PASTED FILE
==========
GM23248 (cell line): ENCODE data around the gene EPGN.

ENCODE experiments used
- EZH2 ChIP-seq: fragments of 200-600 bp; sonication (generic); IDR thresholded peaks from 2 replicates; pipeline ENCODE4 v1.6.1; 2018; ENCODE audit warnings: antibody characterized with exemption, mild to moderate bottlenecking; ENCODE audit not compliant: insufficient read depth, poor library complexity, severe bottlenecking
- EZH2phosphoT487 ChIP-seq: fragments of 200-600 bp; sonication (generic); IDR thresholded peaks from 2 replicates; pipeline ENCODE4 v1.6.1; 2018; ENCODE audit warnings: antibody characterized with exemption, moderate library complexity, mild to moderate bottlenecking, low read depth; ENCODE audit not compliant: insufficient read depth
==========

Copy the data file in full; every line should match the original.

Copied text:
GM23248 (cell line): ENCODE data around the gene EPGN.

ENCODE experiments used
- EZH2 ChIP-seq: fragments of 200-600 bp; sonication (generic); IDR thresholded peaks from 2 replicates; pipeline ENCODE4 v1.6.1; 2018; ENCODE audit warnings: antibody characterized with exemption, mild to moderate bottlenecking; ENCODE audit not compliant: insufficient read depth, poor library complexity, severe bottlenecking
- EZH2phosphoT487 ChIP-seq: fragments of 200-600 bp; sonication (generic); IDR thresholded peaks from 2 replicates; pipeline ENCODE4 v1.6.1; 2018; ENCODE audit warnings: antibody characterized with exemption, moderate library complexity, mild to moderate bottlenecking, low read depth; ENCODE audit not compliant: insufficient read depth